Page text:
The Crazyflie 2.0 is a second generation nano quadcopter created by Bitcraze as part of their open-source flying development platform. Available for $180 from Seeed Studio, this developer-friendly kit seemed like the perfect way to dip my toes into the increasingly popular world of hobbyist drones. I went for the developer combo package, which included the Crazyflie kit, Crazyradio, JTAG debugger, and a couple breakout/prototyping boards for $215. I also purchased a few spare batteries to extend my flight time, a decision I definitely haven’t regretted.
When I received my Crazyflie 2.0, I was greatly impressed by the packaging. I guess I should have expected something nice given the amount I paid for it, but anything coming from China automatically starts with low expectations in my book. The pcb and parts were all organized and bagged separately and appeared to be of decent quality. Assembly was a breeze, with plenty of instructions and tips to be found on their web page, although no printed material was included in the box. After I assembled the copter, I noticed that the motor mounts (which also function as legs) felt a bit flimsy, and I was concerned that they would not withstand the abuse to which they could soon be subjected.
Getting the Crazyflie out of the box and into the air using the Android app over Bluetooth was a piece of cake. Keeping it in the air, however, wasn’t quite so easy. It took me a while to get used to the controls, and using touchscreen joysticks certainly didn’t help. Fortunately, hooking up a PS4 controller significantly improved the experience. The Android app has a number of limitations, and needs some more development work, so I quickly switched over to the PC client using the Crazyradio and PS4 controller. The PC client is more complete, and includes features such as sensor feedback, data logging, and hover mode. When placed in hover mode, the Crazyflie attempts to maintain a constant altitude using its built-in altimeter and IMU. This feature is still under development according to the Crazyflie wiki, and it shows, but it is usually better than trying to hold altitude manually. With an ever-expanding feature set, I’m sure the PC client will only get better with time.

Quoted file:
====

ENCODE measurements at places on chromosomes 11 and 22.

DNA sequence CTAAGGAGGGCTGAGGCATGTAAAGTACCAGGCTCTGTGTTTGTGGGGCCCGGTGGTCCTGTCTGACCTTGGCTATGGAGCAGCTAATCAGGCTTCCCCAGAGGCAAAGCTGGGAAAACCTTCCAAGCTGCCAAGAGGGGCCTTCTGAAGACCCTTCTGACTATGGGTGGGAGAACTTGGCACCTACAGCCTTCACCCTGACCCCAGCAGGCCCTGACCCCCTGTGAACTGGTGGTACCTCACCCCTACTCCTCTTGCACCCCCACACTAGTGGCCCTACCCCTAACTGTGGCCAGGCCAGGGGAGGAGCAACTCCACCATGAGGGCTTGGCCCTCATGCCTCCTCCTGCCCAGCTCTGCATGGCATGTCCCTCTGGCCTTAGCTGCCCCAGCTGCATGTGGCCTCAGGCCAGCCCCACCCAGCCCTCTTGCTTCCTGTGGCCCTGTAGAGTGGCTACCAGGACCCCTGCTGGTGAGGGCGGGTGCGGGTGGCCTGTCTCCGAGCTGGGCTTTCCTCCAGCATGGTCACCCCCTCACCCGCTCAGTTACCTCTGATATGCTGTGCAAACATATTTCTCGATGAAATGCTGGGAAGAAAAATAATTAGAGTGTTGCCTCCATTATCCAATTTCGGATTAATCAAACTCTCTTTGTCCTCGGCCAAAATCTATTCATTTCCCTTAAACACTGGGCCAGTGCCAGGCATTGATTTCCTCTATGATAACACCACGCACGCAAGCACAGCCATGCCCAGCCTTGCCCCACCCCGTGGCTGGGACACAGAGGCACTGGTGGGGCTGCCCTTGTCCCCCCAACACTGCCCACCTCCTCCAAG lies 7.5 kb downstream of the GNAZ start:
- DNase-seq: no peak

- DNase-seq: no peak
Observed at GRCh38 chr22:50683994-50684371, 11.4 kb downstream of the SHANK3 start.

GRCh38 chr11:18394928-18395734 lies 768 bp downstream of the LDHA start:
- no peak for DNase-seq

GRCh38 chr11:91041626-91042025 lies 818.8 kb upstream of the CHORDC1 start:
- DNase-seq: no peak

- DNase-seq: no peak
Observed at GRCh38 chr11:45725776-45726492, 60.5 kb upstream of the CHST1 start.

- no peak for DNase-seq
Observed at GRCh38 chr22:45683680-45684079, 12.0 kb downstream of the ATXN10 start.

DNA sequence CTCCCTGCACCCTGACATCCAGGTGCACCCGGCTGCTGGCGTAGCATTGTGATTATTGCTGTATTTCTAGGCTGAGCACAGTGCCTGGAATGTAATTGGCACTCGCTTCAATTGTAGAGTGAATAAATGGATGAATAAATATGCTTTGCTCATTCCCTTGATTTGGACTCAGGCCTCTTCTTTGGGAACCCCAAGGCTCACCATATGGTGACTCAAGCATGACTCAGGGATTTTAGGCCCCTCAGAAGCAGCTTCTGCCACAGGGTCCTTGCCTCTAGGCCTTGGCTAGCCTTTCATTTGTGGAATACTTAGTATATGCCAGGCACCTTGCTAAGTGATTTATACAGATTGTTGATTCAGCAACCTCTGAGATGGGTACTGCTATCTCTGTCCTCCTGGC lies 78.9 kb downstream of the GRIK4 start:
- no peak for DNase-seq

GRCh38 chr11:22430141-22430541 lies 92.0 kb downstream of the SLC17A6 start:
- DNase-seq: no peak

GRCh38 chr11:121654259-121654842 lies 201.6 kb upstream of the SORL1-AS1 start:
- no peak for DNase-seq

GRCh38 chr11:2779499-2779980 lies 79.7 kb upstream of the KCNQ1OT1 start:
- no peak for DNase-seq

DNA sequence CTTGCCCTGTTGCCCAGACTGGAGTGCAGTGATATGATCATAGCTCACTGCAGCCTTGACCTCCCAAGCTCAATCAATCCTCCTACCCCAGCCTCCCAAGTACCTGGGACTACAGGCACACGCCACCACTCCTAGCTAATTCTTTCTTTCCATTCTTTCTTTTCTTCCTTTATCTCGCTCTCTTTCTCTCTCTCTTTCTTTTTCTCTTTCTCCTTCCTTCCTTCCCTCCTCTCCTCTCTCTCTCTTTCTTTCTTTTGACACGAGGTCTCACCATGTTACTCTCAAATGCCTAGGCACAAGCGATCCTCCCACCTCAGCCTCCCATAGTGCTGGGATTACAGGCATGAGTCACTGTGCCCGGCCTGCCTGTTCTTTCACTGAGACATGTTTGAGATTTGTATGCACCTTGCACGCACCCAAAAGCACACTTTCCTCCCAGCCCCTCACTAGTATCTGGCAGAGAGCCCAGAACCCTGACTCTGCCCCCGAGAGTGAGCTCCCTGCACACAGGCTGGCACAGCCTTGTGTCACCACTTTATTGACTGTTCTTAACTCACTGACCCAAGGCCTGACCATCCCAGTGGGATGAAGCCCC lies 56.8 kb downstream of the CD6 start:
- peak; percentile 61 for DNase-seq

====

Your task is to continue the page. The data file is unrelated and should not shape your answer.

I was very impressed with the durability of the Crazyflie, especially considering my initial misgivings. I suppose the feather-light weight of the quadcopter helps to minimize damage, but I certainly did a good number of terrible things that could have easily destroyed it. I ended up breaking off several of the legs over the course of a few days, but since each mount has two legs, it can carry on just fine without a few of them. Thankfully, a few extra motor mount/legs are included in the kit.
Because the Crazyflie was designed with developers in mind, the creators have gone to great lengths to ensure that development is accessible to everyone. They have detailed instructions on the Crazyflie wiki page on how to set up development environments for each of the components, and have even created a virtual machine image with all of the development tools pre-loaded. Better yet, they added wireless flashing on the quadcopter, so new firmware can be uploaded on the fly. These features, paired with their development “decks” (add-on breakout/prototyping expansion boards), open up endless development possibilities. Anyone who has dabbled in coding should be able to dive in and add something new.
All-in-all, the Crazyflie is an entertaining toy to play with. It may not be capable of any real work, such as carrying a camera, but it is very fun to fly around and its small size makes it possible to fly indoors. Probably the most attractive aspect of this quadcopter, however, is the development opportunities it opens up. For example, it would be an ideal platform for a flying robot swarm. Or it could be programmed to autonomously navigate using distance sensors. Plus, if you add some cool features, I’m sure the community would appreciate contributions to the source code.